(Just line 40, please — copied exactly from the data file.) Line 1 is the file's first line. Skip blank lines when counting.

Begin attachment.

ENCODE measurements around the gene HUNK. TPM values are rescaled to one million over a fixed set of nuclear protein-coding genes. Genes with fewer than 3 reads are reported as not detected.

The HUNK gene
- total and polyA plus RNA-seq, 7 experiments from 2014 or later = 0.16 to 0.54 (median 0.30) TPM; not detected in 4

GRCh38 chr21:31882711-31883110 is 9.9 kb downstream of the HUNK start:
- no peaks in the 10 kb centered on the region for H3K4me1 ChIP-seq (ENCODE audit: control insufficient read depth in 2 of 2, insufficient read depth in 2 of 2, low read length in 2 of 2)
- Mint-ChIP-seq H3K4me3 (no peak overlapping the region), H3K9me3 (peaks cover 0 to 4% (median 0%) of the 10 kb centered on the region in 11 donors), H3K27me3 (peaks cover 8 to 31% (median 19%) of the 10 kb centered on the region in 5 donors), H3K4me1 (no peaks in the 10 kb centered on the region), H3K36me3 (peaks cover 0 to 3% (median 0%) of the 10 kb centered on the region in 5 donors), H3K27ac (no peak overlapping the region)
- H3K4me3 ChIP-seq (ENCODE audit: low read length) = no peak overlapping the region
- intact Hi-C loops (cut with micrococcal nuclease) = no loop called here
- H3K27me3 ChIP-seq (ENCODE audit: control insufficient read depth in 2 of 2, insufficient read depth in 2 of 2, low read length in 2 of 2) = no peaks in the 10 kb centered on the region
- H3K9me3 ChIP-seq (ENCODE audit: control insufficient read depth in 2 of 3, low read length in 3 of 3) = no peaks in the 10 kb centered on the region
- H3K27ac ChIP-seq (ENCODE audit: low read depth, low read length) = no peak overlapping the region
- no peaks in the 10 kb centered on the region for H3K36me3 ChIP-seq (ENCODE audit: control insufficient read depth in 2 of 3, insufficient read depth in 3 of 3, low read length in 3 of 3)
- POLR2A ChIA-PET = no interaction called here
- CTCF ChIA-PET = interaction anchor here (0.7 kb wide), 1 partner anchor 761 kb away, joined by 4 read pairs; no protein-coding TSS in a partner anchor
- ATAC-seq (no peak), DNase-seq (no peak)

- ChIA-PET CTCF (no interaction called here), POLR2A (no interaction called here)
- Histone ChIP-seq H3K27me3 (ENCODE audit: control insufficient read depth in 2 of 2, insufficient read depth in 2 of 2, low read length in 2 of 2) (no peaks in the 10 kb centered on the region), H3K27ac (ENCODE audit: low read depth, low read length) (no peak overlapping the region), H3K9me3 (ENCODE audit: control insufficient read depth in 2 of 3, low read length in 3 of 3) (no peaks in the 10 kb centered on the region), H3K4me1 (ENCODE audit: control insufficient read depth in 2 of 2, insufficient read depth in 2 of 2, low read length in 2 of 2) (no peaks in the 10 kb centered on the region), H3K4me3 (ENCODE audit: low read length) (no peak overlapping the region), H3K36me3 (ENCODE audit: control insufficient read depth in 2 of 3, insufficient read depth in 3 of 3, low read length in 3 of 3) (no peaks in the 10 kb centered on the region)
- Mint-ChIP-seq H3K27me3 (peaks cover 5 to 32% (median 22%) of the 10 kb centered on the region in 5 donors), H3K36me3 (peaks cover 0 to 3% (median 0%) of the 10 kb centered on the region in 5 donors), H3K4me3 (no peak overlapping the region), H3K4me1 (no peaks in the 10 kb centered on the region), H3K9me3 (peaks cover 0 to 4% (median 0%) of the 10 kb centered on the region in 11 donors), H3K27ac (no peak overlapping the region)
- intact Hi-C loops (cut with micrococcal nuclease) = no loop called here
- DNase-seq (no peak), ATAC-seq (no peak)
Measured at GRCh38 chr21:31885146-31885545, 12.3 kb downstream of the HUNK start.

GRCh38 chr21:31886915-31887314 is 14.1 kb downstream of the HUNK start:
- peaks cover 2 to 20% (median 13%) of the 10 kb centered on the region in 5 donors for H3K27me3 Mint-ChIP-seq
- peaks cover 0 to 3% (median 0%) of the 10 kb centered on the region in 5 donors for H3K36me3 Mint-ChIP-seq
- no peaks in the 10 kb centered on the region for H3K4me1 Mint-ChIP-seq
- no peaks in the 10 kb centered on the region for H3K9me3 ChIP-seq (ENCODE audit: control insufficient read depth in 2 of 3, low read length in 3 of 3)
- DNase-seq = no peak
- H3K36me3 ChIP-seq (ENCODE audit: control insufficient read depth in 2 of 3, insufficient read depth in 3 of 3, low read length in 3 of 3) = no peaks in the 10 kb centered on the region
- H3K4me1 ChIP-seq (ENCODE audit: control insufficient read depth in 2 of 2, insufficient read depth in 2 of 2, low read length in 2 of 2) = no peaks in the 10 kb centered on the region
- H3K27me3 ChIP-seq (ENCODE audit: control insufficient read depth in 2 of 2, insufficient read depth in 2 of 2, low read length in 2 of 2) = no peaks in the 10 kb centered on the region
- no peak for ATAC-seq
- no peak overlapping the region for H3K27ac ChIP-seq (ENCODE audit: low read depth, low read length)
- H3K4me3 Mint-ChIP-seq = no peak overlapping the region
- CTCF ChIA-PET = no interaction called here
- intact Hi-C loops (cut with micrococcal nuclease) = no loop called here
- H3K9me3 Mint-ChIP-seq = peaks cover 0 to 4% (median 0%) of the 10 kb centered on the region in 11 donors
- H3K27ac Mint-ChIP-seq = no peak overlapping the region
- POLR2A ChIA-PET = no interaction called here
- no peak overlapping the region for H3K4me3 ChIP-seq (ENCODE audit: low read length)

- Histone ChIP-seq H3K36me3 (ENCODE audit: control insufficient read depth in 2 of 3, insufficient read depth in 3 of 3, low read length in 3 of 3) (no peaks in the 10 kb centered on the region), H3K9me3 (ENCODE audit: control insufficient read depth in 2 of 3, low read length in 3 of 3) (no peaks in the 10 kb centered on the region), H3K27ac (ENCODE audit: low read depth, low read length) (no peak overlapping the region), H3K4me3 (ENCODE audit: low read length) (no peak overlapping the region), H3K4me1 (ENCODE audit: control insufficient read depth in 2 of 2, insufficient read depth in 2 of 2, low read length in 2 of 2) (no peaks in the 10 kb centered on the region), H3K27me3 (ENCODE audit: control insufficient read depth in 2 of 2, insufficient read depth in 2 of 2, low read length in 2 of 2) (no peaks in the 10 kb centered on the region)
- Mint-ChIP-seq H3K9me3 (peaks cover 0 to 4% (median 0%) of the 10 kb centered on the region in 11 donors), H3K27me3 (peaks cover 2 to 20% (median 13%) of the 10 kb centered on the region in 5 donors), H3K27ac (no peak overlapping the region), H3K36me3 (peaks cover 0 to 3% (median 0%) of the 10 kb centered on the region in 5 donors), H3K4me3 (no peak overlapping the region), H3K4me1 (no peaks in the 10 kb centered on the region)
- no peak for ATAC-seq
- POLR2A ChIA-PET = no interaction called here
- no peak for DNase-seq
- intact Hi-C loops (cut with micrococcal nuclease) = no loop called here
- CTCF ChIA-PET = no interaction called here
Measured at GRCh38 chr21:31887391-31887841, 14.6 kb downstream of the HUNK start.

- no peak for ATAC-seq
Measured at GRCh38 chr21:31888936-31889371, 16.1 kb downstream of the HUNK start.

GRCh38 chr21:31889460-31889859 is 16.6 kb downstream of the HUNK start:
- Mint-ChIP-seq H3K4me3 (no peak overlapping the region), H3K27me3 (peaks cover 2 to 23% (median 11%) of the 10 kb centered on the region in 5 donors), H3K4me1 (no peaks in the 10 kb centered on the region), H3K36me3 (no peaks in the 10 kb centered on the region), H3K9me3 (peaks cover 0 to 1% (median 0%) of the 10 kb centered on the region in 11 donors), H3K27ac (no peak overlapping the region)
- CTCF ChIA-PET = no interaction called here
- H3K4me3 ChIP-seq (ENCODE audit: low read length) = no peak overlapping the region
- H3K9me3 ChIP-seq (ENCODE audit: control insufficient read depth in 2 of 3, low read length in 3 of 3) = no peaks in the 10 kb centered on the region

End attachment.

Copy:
- Histone ChIP-seq H3K36me3 (ENCODE audit: control insufficient read depth in 2 of 3, insufficient read depth in 3 of 3, low read length in 3 of 3) (no peaks in the 10 kb centered on the region), H3K9me3 (ENCODE audit: control insufficient read depth in 2 of 3, low read length in 3 of 3) (no peaks in the 10 kb centered on the region), H3K27ac (ENCODE audit: low read depth, low read length) (no peak overlapping the region), H3K4me3 (ENCODE audit: low read length) (no peak overlapping the region), H3K4me1 (ENCODE audit: control insufficient read depth in 2 of 2, insufficient read depth in 2 of 2, low read length in 2 of 2) (no peaks in the 10 kb centered on the region), H3K27me3 (ENCODE audit: control insufficient read depth in 2 of 2, insufficient read depth in 2 of 2, low read length in 2 of 2) (no peaks in the 10 kb centered on the region)